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More Blades-area private wells under investigation for contamination

Katie Peikes
Delaware Public Media
DNREC Secretary Shawn Garvin addresses Blades-area residents.

State environmental and health officials told Blades-area residents Thursday night they’ve shifted their focus to testing private wells after the town's new filtration system significantly lowered contaminants in municipal wells.

Of the 44 private wells tested and the 24 samples returned so far, four homes have been given carbon filtration systems to clear up contaminants.

Three of them had levels of perfluorinated compounds above the Environmental Protection Agency's human health advisory of 70 parts per trillion. A fourth well was close enough to 70 ppt that the homeowner was also given a filtration system.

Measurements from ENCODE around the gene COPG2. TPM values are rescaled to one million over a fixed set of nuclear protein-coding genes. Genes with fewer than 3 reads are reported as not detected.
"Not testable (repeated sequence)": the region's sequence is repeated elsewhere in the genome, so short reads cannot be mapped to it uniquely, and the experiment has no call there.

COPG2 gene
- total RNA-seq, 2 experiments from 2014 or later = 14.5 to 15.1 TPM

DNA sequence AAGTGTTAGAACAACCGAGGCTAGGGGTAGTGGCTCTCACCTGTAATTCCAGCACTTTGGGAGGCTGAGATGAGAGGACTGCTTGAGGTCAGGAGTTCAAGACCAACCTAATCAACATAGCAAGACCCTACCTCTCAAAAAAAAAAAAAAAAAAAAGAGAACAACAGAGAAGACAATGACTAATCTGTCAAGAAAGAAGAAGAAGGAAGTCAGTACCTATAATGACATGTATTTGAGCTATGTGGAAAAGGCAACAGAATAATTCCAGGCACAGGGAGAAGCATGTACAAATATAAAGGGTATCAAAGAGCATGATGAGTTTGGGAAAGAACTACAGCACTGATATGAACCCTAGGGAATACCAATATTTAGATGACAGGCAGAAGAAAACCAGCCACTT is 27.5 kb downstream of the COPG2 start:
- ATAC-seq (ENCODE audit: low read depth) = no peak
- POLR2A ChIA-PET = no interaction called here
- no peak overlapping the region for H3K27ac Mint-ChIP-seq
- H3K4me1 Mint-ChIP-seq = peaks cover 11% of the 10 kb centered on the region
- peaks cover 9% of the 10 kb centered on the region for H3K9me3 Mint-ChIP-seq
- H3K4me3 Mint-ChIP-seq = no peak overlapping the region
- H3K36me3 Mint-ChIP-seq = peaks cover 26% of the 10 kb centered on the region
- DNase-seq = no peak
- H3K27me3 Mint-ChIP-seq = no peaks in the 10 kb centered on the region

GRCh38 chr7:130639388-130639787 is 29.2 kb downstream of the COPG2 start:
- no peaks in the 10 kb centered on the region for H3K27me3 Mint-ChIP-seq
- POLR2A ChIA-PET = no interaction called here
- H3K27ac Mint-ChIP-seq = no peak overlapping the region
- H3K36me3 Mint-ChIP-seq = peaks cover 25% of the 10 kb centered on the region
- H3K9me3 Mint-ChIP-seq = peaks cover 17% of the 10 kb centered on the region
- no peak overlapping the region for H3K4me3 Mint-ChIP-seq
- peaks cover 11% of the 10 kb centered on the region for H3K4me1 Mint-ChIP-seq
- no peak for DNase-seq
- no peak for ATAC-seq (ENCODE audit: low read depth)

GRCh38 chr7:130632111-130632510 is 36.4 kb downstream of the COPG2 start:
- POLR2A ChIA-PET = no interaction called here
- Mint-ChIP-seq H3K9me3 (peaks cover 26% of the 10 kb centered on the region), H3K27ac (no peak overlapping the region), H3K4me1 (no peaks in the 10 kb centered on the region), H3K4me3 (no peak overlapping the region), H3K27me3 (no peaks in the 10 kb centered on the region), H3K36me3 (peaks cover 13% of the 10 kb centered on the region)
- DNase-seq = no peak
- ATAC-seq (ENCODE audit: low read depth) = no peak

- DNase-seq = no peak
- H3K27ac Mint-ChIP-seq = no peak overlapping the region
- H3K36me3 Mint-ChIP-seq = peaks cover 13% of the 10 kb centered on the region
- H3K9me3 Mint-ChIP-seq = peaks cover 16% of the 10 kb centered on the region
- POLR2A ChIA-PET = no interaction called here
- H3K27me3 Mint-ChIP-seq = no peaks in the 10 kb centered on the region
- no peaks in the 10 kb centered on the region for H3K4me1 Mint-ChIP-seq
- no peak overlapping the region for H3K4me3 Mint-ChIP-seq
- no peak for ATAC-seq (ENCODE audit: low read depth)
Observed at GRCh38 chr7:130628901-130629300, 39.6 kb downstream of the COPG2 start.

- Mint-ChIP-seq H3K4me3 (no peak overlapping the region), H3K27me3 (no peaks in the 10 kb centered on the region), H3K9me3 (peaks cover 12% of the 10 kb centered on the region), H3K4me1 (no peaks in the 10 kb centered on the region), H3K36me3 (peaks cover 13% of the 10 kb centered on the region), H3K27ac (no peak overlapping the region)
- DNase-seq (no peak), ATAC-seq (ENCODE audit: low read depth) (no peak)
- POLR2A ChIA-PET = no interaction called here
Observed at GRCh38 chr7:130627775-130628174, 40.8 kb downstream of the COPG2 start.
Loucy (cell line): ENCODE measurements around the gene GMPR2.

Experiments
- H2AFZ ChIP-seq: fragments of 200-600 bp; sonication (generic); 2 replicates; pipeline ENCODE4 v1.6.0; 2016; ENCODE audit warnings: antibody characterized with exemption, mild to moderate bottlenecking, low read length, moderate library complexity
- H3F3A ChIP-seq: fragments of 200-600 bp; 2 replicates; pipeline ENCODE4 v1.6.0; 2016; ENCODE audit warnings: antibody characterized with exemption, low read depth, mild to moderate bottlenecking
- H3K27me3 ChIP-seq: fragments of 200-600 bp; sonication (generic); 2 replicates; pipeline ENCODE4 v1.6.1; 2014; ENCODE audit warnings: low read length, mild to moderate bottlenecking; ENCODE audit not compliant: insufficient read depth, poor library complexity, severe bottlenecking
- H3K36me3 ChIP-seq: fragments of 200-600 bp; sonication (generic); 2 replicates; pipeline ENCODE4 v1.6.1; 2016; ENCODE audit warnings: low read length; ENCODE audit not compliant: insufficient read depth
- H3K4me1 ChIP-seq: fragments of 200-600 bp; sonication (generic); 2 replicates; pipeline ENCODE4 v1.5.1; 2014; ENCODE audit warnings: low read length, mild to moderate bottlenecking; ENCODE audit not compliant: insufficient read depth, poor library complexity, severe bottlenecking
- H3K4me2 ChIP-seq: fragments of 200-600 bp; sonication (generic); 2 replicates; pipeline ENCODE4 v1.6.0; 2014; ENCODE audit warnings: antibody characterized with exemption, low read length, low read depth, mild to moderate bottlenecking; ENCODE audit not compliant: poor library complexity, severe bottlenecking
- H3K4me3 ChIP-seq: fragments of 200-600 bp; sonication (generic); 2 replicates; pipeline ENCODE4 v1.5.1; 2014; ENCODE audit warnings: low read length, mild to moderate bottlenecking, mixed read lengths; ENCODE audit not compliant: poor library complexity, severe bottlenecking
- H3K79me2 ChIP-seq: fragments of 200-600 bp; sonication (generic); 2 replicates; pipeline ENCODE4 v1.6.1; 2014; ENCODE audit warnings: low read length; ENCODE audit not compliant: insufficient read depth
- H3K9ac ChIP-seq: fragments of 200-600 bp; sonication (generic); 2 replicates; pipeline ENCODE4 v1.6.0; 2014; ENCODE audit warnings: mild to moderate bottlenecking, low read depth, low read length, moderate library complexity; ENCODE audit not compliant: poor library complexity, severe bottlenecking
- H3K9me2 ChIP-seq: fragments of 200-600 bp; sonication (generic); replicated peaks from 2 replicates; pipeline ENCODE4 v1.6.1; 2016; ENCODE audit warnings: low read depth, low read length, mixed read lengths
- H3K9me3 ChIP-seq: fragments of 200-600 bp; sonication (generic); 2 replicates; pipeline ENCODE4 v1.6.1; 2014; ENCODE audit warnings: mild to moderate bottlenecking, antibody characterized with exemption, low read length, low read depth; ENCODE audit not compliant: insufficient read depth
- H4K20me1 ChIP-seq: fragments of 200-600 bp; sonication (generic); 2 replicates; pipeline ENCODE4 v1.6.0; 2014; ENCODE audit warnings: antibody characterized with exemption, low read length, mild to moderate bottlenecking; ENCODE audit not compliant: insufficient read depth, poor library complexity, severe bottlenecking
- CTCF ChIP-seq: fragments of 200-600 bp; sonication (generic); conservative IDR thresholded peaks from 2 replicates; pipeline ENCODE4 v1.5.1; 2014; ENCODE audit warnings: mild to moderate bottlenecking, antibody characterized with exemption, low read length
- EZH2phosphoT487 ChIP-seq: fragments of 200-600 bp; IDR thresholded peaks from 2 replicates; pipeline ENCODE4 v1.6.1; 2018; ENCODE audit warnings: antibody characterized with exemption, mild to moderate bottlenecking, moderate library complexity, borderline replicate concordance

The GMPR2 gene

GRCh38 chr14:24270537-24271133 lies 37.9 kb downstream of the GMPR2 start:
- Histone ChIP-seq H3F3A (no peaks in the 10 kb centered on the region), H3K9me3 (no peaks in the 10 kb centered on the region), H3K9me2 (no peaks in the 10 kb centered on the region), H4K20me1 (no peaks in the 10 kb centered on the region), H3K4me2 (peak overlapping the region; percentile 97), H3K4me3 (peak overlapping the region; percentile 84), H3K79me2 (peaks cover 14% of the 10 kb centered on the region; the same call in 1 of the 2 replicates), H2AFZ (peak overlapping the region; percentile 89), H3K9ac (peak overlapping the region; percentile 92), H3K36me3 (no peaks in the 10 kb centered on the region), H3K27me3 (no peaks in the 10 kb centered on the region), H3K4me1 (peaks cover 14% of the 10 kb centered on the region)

Questions remain, including how one well can be affected while adjacent ones aren’t, and if contaminants can migrate from one well to another.

Blades-area resident Stephanie Angeles shares those concerns. PFCs in her well registered at about 10 ppt, below the EPA's advisory, but she's still concerned because her neighbors' wells had no PFCs at all.

"There's only three of us on the street. Two are clear, I am not, and yet they are further south than I am," Angeles said.

Department of Natural Resources and Environmental Control Secretary Shawn Garvin says there are many reasons why one well might be contaminated, while nearby ones are not.

"The depths of the wells could be different, there could be channels and flows of the water in which it's getting to one area and not making it to the other," Garvin said.

The state will have a better idea of any possible trends once officials get more data back. Garvin said more wells are scheduled to be tested.

Officials are still investigating where the source of contamination might be.

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